At the end of 2010 I spent over three months in Tanzania to see the work of Njokuti Foundation and to evaluate their support in this East-African country. As a cultural anthropologist I previously conducted research in Kenya and Guatemala and in the future I will be doing research in Uganda. Spending a couple of months in Tanzania was a good experience and after arrival back in Holland I reported my findings to the board of Njokuti Foundation.
A few days after my arrival in Tanzania I join the outreach team of the ALMC hospital when they are visiting children with orthopaedic disabilities in the beautiful Longido area in northern Tanzania. A couple of days later I see some of these children back at the ‘plasterhouse’ in Arusha. In this centre dozens of children are awaiting surgery or are recovering from an operation that has usually be done in the ALMC hospital in Arusha. During most of my visits the young boys and girls are playing soccer, the plaster or the crutches don’t seem to hinder them in their games.
While staying in Tanzania I observe how the activities of Njokuti are embedded in the Tanzanian health system. I am impressed by the good work that is being done by the foundation. Together with the Flying Medical Service I visit the hospital in Makiungu, where Njokuti has set up the ‘Club Foot Fund’, which enables clubfoot-surgery. The attending nuns in the hospital perform their work with great commitment.
I also visit the Haydom Hospital, an 8-hour, bumpy bus-ride away from Arusha. The director and the present surgeon are very happy with the interest of Njokuti and plans are made for possible further cooperation.
People in Huduma ya Walemavu, the rehabilitation centre in Monduli, are also pleased with the attention from Njokuti Foundation. ‘It all started here’, director Mireille Kapimila tells me, referring to the first child –a boy called Njokuti- being operated by Njokuti’s orthopaedist Harry de Vries.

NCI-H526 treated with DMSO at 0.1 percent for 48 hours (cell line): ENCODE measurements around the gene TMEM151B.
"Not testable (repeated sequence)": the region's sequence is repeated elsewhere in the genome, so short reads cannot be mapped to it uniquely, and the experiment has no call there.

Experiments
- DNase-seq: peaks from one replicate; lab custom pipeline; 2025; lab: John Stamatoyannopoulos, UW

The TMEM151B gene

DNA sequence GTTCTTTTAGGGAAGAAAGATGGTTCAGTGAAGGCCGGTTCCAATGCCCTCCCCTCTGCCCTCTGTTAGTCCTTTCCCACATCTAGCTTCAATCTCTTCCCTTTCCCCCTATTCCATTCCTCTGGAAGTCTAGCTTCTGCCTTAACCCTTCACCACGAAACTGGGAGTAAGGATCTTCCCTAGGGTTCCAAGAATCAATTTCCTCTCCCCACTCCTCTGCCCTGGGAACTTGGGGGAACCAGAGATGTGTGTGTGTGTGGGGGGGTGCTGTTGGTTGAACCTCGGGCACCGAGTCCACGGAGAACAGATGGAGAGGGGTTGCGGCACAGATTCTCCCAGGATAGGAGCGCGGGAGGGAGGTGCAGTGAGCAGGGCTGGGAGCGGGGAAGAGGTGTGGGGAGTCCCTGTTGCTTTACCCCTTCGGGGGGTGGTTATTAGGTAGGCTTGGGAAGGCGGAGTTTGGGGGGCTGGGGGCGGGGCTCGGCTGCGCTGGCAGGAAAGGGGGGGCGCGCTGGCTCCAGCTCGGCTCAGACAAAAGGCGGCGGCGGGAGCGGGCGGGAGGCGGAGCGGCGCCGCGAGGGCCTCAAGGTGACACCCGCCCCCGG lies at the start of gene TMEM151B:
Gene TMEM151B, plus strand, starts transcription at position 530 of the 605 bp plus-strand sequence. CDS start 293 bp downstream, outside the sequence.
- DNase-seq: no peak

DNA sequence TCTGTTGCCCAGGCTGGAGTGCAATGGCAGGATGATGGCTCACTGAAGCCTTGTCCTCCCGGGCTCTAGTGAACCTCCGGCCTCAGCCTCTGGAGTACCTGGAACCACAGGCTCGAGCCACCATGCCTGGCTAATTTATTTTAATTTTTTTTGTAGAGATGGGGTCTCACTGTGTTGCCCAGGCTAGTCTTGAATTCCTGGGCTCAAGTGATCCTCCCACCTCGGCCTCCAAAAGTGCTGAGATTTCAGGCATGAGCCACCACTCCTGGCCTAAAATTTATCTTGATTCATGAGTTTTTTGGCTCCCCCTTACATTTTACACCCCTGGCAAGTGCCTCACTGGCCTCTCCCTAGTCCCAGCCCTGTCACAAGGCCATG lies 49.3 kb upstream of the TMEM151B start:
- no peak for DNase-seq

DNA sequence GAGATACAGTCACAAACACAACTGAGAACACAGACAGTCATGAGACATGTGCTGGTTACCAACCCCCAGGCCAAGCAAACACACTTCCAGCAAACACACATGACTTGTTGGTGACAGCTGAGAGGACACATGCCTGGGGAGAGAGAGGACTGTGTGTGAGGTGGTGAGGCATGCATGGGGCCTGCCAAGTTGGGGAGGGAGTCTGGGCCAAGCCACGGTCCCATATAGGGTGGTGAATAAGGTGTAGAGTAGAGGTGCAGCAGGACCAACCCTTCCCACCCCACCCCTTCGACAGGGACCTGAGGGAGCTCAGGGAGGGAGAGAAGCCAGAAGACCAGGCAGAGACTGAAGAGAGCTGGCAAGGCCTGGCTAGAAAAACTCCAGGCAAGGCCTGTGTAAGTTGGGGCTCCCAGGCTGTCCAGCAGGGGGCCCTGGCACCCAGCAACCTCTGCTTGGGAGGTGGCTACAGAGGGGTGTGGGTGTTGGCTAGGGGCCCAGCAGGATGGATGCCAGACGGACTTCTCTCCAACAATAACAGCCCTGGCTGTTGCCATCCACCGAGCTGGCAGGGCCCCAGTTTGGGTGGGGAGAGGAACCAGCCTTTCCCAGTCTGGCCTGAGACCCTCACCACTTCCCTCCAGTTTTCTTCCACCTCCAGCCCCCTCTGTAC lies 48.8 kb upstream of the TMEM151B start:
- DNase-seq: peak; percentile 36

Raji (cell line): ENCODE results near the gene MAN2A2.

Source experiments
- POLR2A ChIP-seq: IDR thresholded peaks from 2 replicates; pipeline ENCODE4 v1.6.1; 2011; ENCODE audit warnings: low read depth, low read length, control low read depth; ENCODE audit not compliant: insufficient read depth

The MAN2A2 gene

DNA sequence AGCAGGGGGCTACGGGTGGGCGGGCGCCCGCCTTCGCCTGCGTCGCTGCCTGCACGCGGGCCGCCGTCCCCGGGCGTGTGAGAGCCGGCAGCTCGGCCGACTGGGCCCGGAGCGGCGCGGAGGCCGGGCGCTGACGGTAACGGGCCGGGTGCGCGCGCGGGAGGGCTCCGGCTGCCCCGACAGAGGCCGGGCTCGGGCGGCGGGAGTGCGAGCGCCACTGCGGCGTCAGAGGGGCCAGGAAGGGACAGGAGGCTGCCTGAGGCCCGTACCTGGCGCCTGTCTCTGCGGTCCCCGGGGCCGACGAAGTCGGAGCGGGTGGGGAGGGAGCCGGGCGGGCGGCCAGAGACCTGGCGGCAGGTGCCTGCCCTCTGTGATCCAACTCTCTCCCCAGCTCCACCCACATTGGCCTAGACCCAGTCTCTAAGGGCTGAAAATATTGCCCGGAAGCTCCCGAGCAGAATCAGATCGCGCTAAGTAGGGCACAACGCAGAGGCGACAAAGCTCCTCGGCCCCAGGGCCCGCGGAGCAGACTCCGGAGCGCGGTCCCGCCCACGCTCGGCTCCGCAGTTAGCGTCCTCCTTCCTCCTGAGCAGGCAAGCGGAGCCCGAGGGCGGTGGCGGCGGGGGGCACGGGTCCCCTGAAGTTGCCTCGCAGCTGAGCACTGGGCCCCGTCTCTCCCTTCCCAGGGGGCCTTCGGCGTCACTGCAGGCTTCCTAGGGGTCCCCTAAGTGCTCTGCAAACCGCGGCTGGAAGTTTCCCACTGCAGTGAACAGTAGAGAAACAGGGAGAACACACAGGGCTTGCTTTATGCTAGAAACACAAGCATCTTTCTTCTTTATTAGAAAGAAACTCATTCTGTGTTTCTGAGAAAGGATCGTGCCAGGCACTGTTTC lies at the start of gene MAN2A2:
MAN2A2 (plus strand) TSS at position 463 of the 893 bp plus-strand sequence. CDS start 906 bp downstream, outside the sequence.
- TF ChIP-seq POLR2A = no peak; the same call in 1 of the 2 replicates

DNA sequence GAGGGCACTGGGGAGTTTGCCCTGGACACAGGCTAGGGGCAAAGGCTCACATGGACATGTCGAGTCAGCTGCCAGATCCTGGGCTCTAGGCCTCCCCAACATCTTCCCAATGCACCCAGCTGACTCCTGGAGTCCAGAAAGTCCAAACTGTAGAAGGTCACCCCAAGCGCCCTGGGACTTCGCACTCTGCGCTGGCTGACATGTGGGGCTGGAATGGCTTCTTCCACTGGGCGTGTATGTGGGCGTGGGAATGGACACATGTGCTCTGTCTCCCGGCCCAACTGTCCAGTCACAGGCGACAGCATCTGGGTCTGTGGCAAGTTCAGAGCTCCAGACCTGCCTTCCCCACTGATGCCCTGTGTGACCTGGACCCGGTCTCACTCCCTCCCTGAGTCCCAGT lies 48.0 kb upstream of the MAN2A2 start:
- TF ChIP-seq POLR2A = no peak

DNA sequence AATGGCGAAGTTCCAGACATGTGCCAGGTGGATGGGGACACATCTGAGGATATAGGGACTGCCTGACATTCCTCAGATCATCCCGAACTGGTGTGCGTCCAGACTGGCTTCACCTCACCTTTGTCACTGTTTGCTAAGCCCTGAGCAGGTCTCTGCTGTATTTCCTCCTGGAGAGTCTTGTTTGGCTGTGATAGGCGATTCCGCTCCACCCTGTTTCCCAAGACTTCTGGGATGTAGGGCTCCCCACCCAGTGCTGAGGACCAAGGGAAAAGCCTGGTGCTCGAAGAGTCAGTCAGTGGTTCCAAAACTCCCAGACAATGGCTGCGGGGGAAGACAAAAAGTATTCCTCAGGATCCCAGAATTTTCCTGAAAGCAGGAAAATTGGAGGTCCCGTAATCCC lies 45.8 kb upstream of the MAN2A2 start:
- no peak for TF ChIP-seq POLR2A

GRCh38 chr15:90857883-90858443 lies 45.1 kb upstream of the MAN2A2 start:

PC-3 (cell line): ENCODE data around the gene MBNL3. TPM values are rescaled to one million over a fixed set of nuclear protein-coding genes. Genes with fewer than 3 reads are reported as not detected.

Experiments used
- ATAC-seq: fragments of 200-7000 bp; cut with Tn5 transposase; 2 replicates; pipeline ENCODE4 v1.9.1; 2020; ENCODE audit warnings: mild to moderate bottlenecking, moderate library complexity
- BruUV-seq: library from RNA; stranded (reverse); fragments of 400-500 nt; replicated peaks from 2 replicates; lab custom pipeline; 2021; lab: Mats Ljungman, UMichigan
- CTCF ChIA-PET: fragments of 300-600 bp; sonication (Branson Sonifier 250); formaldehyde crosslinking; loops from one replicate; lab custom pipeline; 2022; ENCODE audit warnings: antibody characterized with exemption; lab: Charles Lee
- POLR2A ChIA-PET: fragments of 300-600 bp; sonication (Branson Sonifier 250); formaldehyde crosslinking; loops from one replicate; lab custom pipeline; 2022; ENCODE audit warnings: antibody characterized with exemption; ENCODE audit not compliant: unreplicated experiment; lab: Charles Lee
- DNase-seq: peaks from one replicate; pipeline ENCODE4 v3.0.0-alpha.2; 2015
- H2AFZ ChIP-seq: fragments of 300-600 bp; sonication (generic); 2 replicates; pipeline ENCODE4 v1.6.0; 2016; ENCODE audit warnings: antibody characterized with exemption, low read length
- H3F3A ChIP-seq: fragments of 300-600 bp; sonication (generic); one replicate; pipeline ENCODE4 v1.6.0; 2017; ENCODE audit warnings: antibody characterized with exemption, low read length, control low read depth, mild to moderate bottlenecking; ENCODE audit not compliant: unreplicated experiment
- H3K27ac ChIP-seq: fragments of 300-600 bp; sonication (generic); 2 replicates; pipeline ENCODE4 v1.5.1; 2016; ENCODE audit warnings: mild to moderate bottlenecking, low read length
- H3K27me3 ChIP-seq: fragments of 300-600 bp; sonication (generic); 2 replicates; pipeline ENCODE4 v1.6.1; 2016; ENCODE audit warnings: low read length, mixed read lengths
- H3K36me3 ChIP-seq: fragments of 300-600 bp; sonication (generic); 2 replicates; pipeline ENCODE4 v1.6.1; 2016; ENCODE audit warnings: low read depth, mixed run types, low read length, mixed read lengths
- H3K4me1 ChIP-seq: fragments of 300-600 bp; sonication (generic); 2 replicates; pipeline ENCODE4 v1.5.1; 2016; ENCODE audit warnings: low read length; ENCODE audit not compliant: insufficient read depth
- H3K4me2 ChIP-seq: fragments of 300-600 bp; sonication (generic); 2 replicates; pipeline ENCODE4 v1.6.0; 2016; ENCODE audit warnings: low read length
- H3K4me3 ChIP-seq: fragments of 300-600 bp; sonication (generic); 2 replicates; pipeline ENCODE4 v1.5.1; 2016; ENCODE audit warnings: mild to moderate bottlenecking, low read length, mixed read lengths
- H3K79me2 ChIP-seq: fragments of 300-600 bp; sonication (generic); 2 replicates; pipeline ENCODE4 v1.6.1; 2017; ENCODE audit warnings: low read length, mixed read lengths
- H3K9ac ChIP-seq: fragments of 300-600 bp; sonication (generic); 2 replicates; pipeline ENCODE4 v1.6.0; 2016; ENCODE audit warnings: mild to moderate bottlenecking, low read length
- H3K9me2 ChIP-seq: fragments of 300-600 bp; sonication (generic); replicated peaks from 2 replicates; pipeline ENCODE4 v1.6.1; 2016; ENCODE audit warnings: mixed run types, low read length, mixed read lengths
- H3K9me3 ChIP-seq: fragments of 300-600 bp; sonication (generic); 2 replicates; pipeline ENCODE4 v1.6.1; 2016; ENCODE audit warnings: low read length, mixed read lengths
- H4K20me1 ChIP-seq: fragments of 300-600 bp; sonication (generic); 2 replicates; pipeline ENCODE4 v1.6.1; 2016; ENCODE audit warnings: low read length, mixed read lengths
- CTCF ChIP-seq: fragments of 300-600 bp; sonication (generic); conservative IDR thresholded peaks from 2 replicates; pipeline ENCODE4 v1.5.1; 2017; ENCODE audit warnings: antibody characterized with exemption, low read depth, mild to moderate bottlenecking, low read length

At the end of my stay I visit the Olkokola Vocational Training Center and am impressed with the way young disabled people are being trained here. I feel the same admiration when visiting Sibusiso a few days later, while seeing the commitment of the Dutch director Josje Reinartz’s to young children with a mental handicap.
It feels good being in Tanzania and to be able to see the work that is being done with the support of Njokuti Foundation. After having returned to Holland I write my findings in a report, with lots of praise for the foundation and some suggestions for future policy. One of the new things being introduced after my evaluation is the ‘Cultural Café’, where the enthusiastic members of the Njokuti-team are getting further training and the possibility to ask questions and talk about their experiences.
It has been with great pleasure that I spent a some months in Tanzania, and in the future I would be happy to stay involved with the activities of Njokuti Foundation.
Writen by: Karin van Bemmel